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In order to be understood some things, which are not self-evident, call for good will, without which understanding is not achieved. Therefore intelligence is not in itself enough for understanding: one must want to understand, and try, and be willing to sustain the effort. If one starts out being distrustful, guarded, critical, one often actively prevents oneself from understanding. I am not advocating an uncritical approach, I am drawing a necessary distinction between two stages: a person needs first to have a good grasp of something before he can criticize it intelligently and effectively; understanding has got to come before criticism....For the most part philosophy is about different possible ways of looking at things. An original philosopher is saying to us, in effect, ‘You will find you understand things better if you look at them this way.’ First should come all the processes of intellectual empathy, shared vision, imaginative insight, and ‘as-if’ looking outwards from that particular standpoint. Only then should we resort to analysis.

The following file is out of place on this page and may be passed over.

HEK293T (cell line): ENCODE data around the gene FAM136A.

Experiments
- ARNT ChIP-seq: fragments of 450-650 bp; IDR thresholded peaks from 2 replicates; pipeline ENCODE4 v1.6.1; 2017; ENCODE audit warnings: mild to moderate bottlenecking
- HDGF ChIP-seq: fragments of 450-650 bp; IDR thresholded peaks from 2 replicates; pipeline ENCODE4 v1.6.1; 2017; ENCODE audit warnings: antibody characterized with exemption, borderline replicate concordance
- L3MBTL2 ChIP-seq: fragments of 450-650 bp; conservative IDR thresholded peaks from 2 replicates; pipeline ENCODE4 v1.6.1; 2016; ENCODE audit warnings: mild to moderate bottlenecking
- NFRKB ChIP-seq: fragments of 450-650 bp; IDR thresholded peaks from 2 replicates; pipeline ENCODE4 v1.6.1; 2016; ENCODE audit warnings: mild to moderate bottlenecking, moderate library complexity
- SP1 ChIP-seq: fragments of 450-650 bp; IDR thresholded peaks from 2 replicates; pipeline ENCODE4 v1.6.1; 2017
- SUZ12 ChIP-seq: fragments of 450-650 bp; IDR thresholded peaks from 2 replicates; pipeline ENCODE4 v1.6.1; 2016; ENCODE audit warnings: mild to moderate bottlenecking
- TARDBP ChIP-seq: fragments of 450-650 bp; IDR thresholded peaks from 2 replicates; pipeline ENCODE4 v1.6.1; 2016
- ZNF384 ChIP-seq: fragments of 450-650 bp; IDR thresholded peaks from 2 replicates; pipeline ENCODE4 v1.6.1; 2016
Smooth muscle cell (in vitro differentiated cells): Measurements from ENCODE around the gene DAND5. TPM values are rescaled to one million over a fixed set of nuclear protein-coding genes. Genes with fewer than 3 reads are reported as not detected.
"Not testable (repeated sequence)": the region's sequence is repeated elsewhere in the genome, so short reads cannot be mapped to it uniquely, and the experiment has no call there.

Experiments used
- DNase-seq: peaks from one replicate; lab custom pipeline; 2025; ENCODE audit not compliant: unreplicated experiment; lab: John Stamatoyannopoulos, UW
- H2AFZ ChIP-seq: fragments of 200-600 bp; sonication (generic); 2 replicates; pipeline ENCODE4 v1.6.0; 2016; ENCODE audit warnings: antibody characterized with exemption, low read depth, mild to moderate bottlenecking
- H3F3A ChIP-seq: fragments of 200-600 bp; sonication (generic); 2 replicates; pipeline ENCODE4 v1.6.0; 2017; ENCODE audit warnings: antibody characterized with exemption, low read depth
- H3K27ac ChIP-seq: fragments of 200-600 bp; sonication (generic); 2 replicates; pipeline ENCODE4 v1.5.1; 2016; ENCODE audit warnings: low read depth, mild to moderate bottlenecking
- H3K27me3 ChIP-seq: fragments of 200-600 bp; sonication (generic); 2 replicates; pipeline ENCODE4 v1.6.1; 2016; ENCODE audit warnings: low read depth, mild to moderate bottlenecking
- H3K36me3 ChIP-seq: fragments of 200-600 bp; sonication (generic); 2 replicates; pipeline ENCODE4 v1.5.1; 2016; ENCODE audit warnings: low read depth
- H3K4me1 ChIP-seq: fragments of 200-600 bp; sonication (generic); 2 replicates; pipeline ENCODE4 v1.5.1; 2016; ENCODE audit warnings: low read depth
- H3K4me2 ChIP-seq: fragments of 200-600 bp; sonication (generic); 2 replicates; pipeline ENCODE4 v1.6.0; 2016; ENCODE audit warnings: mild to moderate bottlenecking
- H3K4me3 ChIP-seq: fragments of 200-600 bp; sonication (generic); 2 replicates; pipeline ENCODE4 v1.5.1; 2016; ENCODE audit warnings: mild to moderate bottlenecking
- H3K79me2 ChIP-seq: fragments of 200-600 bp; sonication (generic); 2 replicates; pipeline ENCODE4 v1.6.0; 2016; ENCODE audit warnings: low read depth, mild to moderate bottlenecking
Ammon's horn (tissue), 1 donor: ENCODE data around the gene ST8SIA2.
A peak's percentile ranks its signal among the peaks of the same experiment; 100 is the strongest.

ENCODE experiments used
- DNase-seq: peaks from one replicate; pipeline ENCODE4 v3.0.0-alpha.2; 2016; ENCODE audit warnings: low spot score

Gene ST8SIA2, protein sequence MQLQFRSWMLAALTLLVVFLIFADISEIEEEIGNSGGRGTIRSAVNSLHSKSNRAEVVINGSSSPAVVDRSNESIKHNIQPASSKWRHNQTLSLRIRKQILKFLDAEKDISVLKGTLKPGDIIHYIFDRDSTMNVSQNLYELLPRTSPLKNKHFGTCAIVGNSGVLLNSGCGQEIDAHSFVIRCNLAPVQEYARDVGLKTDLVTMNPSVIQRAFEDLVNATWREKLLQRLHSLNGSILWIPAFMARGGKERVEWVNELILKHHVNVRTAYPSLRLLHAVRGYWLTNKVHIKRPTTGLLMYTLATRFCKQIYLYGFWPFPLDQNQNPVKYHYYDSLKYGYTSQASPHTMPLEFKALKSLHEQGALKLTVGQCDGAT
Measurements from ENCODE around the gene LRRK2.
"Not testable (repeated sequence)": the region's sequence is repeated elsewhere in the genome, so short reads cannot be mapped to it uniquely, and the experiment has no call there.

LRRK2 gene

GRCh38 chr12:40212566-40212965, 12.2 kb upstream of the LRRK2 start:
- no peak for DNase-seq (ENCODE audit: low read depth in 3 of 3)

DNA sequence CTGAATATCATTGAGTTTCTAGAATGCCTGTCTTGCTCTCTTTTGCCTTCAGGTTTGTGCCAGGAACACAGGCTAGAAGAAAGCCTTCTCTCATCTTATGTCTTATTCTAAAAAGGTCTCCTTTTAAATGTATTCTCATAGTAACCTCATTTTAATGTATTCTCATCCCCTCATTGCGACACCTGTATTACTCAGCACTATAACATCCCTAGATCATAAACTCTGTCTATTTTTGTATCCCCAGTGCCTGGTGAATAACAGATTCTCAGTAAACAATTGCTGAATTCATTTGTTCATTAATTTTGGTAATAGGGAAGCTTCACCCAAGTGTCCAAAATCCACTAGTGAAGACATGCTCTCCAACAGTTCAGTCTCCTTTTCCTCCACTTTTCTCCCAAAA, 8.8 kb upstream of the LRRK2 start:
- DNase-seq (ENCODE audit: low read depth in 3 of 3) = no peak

Bryan Magee (from Confessions of a Philosopher, 1997)

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